New law school study says students who use generative AI finish work quicker

The Minnesota Daily reports

Law students who use generative artificial intelligence (AI) like ChatGPT to help them complete classwork are more likely to finish their assignments sooner, according to a study conducted by the University of Minnesota Law School.

The study, which was published in the Social Science Research Network on Nov. 9, also said law students who are less familiar with the source material are more likely to see a higher grade when using AI to assist them in completing their classwork.

While the speed of completed work increased, the quality remained the same, according to the results of the survey.

Daniel Schwarcz, a law professor and one of the primary researchers involved with the study , said the use of generative AI will likely become one of the primary tools in the toolkit for law.

“It’s probably gonna vary across tasks and across legal settings, but I think we can very confidently say it will be a big disruptor of legal services,” Schwarcz said.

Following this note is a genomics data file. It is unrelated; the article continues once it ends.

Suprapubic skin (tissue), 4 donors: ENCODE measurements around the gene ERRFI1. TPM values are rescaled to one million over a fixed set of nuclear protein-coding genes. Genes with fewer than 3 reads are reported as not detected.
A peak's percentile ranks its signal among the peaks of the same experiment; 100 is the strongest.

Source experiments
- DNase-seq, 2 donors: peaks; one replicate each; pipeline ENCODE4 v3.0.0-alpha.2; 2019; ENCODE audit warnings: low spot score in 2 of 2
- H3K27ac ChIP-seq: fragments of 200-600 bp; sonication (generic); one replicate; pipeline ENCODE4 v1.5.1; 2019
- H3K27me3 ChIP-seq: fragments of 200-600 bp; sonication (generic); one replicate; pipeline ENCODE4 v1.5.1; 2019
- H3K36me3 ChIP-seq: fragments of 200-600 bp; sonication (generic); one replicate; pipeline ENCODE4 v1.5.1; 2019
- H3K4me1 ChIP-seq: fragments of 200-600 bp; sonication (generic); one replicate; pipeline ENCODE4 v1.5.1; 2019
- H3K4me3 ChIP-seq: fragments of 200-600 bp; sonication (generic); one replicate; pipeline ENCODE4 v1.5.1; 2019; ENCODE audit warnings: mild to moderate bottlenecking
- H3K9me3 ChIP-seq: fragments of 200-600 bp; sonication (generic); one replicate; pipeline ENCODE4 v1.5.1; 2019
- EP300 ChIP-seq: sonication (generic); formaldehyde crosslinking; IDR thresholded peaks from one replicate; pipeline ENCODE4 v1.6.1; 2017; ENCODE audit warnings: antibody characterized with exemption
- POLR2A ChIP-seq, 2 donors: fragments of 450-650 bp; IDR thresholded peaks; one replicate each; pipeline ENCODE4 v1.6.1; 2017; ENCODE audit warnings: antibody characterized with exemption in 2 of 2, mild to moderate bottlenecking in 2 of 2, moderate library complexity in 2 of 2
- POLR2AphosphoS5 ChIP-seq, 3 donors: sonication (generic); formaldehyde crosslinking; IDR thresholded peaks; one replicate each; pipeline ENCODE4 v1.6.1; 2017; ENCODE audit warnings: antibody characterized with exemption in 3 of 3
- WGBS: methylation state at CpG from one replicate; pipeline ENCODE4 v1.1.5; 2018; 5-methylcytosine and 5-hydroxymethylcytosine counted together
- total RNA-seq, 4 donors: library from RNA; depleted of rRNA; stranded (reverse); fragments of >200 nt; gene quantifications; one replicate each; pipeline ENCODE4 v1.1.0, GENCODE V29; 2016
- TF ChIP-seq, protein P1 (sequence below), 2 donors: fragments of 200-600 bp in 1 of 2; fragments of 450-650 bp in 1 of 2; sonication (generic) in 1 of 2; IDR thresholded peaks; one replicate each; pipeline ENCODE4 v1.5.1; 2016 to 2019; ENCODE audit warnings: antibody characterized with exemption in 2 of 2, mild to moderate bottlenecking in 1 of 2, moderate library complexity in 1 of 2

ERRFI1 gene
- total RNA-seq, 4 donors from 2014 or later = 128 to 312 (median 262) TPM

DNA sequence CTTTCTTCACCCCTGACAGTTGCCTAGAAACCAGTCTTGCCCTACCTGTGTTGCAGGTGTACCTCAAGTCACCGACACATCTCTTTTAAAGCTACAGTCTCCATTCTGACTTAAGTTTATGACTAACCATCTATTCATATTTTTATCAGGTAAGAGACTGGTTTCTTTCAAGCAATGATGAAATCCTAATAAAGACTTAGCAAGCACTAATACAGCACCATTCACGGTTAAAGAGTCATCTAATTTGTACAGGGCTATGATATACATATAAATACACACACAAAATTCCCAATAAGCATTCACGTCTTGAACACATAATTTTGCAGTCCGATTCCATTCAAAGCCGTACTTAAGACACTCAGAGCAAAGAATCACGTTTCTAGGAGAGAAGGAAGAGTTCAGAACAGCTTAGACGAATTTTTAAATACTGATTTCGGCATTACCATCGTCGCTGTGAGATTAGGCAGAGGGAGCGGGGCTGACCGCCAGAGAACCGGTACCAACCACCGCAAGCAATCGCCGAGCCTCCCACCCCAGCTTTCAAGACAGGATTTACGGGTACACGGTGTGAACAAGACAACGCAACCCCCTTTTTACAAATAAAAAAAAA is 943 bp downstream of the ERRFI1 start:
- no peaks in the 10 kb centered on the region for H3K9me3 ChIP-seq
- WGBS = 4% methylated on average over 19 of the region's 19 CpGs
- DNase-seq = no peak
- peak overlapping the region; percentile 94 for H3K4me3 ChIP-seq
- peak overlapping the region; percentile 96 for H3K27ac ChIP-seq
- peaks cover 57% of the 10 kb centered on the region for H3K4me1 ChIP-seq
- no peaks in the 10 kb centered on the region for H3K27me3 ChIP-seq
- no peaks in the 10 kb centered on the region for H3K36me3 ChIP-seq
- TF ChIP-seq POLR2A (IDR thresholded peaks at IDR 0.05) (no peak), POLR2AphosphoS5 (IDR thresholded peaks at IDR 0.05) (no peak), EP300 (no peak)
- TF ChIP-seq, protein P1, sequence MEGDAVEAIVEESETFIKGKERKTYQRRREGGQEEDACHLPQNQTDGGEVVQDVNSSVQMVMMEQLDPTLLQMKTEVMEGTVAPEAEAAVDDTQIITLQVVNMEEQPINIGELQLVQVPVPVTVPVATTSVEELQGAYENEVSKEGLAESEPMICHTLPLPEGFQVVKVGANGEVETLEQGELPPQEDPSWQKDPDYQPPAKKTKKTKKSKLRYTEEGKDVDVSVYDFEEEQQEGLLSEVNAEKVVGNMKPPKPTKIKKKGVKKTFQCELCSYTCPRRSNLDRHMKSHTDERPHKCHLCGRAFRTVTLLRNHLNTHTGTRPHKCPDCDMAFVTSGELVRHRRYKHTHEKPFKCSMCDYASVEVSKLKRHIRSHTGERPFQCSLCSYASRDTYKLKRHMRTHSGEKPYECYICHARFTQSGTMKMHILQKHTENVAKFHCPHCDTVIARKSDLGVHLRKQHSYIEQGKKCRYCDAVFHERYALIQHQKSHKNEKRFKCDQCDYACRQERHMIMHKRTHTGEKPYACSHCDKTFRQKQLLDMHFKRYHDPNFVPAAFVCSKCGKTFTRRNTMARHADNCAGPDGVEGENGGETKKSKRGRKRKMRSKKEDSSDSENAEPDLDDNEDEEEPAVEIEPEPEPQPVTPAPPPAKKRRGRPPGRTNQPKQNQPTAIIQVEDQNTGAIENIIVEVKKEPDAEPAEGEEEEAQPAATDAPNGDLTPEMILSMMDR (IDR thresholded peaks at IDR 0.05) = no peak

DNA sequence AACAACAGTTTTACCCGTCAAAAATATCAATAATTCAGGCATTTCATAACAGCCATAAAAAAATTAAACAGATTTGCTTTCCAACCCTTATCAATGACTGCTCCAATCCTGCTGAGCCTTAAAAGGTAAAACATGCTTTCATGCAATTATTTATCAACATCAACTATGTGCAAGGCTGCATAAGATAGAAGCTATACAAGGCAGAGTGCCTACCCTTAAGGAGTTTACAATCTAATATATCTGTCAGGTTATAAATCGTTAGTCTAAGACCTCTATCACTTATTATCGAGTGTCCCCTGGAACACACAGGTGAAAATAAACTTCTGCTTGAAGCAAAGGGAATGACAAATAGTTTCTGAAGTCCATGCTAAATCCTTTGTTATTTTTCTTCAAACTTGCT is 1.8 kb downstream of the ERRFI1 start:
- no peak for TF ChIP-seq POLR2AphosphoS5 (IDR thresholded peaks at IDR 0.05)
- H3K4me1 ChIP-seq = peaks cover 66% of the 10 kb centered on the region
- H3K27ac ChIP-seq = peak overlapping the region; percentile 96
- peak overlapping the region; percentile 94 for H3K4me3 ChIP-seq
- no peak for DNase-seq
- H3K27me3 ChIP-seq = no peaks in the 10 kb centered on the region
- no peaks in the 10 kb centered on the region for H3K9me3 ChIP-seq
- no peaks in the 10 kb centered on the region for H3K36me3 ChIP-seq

Schwarcz is an active professor at the University and said the results of the survey were mostly consistent with what he saw in his own law classrooms.

As part of his lesson plan to control when AI is used for assignments, Schwarcz proctors all of his exams and papers. He recommends other professors do the same if they choose to disallow AI use in the classroom for they can actually enforce it.

Schwarcz added there is no right or wrong answer when it comes to allowing the use of generative AI in the classroom. According to Schwarcz, AI should be either fully banned or fully usable in classrooms.

If teachers just assume students are not using ChatGPT without actually enacting strict policies, then there is a higher potential for students to use it to cheat, Schwarcz said.

“There are just a lot of professors living in la-la land about the incentives that real people face,” Schwarcz said.

Schwarcz added it is necessary for students to have a good understanding of the topic so they can use AI as a supplement to their own knowledge as opposed to a tool for completing a task based solely on the knowledge of the generative AI.

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New law school study says students who use generative AI finish work quicker